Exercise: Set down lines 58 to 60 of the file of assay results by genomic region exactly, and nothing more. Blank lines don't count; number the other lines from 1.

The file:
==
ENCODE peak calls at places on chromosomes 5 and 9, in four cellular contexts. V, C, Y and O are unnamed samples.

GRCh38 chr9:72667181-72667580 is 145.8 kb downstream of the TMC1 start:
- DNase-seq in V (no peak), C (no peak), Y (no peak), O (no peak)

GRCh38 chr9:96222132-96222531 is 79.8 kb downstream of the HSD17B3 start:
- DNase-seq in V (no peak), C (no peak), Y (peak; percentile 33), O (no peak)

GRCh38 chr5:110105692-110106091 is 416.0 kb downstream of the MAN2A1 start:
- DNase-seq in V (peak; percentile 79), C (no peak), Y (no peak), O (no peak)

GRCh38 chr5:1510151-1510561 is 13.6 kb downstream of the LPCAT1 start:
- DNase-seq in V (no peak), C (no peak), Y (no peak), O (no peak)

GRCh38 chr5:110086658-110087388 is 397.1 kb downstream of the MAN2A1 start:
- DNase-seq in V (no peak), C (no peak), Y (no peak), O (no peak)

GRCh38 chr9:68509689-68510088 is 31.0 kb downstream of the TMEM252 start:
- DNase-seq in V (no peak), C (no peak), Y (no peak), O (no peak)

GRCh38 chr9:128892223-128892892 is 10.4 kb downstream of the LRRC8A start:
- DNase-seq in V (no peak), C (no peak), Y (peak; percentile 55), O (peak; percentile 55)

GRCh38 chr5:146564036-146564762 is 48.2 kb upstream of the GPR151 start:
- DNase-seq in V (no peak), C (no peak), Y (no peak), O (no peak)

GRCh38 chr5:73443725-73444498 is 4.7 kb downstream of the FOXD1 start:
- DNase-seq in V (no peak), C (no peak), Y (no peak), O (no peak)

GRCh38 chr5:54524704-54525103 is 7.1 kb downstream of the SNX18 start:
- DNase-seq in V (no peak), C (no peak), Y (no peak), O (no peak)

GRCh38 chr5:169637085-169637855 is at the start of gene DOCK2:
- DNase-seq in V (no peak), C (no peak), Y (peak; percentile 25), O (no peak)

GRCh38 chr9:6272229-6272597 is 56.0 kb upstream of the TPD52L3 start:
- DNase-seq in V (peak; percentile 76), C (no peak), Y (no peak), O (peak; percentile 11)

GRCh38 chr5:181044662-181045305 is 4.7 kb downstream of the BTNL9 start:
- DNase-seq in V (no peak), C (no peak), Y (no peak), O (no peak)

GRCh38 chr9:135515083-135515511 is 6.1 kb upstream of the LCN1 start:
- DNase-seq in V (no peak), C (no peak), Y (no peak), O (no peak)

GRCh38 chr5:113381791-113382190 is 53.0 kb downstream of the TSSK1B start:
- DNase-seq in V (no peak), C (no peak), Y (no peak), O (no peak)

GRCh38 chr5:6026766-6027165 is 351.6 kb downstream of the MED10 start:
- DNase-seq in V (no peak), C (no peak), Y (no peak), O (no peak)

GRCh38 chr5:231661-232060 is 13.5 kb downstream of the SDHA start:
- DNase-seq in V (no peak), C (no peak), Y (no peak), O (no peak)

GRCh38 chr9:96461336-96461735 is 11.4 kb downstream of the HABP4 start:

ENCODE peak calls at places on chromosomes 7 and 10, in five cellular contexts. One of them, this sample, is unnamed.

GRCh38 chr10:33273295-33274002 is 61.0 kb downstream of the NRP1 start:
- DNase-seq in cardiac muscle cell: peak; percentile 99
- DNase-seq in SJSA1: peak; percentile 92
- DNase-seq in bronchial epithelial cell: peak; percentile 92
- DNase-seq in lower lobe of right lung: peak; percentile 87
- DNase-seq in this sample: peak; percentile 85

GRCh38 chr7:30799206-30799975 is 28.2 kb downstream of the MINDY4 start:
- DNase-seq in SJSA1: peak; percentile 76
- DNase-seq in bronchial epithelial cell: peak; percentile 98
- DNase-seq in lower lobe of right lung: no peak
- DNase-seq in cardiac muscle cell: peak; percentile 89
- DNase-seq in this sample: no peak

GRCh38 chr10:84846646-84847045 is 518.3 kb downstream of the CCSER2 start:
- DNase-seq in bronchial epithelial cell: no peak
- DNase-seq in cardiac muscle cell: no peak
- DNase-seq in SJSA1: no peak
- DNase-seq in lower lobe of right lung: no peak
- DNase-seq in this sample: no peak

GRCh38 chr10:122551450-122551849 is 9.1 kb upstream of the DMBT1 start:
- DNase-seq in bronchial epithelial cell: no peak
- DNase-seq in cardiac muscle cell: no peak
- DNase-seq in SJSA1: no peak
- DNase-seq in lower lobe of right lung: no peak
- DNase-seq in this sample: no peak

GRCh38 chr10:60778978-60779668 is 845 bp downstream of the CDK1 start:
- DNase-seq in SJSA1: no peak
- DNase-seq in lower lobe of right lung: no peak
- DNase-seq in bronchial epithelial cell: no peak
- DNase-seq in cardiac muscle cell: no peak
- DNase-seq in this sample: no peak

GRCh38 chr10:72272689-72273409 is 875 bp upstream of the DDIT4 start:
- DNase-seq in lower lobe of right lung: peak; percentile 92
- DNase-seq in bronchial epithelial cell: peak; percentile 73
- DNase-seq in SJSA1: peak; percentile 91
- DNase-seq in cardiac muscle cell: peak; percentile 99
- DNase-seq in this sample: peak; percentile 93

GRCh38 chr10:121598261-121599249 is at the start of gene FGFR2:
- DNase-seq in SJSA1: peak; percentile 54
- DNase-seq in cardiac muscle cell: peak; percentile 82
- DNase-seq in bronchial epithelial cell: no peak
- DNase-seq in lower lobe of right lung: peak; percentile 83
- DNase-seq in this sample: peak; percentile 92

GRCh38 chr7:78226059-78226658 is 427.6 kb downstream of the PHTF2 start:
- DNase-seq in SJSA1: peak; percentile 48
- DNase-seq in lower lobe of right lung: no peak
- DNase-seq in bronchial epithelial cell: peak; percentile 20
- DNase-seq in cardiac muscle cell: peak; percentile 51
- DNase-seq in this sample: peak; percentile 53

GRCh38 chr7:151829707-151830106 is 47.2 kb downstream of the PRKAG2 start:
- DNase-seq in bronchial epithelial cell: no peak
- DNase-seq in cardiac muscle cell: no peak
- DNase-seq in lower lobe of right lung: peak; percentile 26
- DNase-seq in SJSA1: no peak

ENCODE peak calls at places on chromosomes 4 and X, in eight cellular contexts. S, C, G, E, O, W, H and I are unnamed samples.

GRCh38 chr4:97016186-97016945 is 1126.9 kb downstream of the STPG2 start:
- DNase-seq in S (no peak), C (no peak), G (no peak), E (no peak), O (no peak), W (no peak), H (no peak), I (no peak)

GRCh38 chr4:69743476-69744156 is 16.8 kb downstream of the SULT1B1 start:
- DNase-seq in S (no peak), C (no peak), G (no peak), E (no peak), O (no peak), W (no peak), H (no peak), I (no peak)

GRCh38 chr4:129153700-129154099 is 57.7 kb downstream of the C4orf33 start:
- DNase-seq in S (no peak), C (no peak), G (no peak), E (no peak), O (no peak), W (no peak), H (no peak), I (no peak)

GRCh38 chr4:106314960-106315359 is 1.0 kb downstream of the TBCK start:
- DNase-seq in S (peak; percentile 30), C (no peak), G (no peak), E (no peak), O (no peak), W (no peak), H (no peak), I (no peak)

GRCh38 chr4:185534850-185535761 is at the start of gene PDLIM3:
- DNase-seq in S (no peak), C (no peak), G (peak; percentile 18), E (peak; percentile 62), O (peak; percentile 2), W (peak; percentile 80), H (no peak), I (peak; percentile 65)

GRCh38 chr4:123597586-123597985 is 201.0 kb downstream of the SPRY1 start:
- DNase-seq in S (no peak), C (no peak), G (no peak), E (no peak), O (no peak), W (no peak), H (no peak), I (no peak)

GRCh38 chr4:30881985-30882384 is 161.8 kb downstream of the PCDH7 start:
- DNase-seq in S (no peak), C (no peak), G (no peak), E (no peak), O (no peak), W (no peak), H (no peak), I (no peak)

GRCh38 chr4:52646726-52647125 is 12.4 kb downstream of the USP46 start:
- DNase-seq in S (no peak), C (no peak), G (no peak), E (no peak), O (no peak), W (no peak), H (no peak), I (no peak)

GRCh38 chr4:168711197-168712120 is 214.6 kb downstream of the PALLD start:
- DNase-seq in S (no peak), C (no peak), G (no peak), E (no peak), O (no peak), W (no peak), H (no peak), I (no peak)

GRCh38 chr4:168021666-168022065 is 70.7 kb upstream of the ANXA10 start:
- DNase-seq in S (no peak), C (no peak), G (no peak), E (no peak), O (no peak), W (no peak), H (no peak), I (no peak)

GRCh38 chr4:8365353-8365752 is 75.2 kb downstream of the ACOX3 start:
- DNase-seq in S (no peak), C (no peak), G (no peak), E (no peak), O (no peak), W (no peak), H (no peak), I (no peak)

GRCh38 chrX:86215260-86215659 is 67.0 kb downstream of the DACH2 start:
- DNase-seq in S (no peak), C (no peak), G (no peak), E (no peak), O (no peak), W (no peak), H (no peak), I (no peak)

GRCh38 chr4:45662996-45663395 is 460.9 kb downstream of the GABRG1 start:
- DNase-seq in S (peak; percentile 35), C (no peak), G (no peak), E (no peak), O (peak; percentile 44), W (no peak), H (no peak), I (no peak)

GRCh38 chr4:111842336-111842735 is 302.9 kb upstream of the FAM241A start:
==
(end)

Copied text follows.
- DNase-seq in cardiac muscle cell: no peak
- DNase-seq in SJSA1: no peak
- DNase-seq in lower lobe of right lung: no peak